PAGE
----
Maria Sharapova returns after a 15-month doping ban Wednesday, desperate to rediscover the glory which brought her five Grand Slams, the world's top ranking and a spectacular multi-million dollar lifestyle.

The poster girl of women's tennis won't necessarily be welcomed back with open arms by rivals who were already suspicious of the towering Russian's ice-cold detachment even before her fall from grace.

However, Sharapova isn't losing any sleep as the 30-year-old prepares for her first match since being defeated by Serena Williams in the 2016 Australian Open quarter-finals

"That is the least of my concerns. I know that I am respected in my field. I see it in how my opponents play against me," said Sharapova who was controversially handed a wild card into this week's Stuttgart event, a clay court tournament sponsored by Porsche, one of her headline backers.

She was even given a Wednesday start as that's the day her ban -- imposed for testing positive for meldonium at last year's Australian Open -- comes to an end.

Sharapova, who starts her Stuttgart campaign against Italian veteran Roberta Vinci, had been taking the over-the-counter cardiac supplement when it was within the rules, but was later reclassified as a prohibited drug.

Far from being remorseful, Sharapova recently hit out at tennis authorities for failing to give her sufficient warning that meldonium had become a banned substance.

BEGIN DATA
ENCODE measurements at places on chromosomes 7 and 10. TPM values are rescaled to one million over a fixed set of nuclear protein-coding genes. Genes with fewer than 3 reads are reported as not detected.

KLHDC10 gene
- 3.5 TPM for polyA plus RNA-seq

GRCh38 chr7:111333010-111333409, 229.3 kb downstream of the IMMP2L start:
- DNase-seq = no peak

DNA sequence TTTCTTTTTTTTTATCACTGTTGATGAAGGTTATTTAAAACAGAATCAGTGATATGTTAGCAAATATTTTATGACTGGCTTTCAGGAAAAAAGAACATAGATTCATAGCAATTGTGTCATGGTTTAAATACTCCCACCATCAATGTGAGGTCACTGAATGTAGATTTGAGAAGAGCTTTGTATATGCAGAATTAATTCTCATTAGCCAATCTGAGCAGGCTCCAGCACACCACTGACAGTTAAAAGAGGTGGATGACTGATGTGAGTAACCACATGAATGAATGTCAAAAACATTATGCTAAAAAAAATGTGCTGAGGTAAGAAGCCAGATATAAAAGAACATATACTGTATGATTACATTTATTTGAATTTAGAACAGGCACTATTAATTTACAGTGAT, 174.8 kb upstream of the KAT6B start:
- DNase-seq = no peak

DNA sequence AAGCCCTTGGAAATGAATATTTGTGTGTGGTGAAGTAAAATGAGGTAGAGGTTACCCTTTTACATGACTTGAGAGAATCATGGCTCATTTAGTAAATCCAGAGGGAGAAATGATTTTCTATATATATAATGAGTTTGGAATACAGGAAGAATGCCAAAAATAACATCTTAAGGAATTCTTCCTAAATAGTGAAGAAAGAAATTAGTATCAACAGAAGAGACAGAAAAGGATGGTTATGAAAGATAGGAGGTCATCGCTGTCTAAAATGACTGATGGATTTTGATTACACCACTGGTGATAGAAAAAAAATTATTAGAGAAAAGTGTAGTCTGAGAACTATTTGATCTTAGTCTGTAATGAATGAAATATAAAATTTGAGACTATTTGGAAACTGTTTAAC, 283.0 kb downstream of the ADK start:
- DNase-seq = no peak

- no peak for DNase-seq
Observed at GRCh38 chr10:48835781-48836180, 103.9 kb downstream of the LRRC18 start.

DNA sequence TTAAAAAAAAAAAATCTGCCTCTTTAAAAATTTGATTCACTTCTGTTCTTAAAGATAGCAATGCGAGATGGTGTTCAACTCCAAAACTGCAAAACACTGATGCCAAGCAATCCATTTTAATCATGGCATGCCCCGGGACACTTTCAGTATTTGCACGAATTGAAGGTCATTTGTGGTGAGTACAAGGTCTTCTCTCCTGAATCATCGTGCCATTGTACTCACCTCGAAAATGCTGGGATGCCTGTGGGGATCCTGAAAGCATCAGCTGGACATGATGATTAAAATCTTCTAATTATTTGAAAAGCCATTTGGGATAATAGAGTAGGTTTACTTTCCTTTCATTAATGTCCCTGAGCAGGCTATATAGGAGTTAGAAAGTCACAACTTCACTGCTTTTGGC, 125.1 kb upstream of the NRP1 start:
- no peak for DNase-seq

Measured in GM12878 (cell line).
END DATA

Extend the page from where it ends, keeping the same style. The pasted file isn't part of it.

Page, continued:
The Russian will step onto centre court at 1830 (1630 GMT) on Wednesday and could not have picked a better tournament for her return, having won the Stuttgart title three times, and suffering just one defeat.

If she gets through her opener, she could face Poland's Agnieszka Radwanska, one of her fiercest critics, in the second round.

Radwanska, the sixth-seed in Stuttgart, expects a 'fierce' return from the Russian, but says Sharapova should have had to qualify on merit rather than being given a free pass on a wild card.

- 'Journeymen' rivals –

"This kind of entry into the tournament should apply to players who dropped in the ranking because of injury, illness or some other random event. Not for those suspended for doping," said Radwanska.

Sharapova can expect plenty of support from the Stuttgart organisers as her return is the highlight in the tournament's 40th anniversary celebrations.

As an ambassador for Porsche, she is sure of a warm welcome. Her confectionary brand -- Sugarpova -- will have a stand in the tournament's retail village.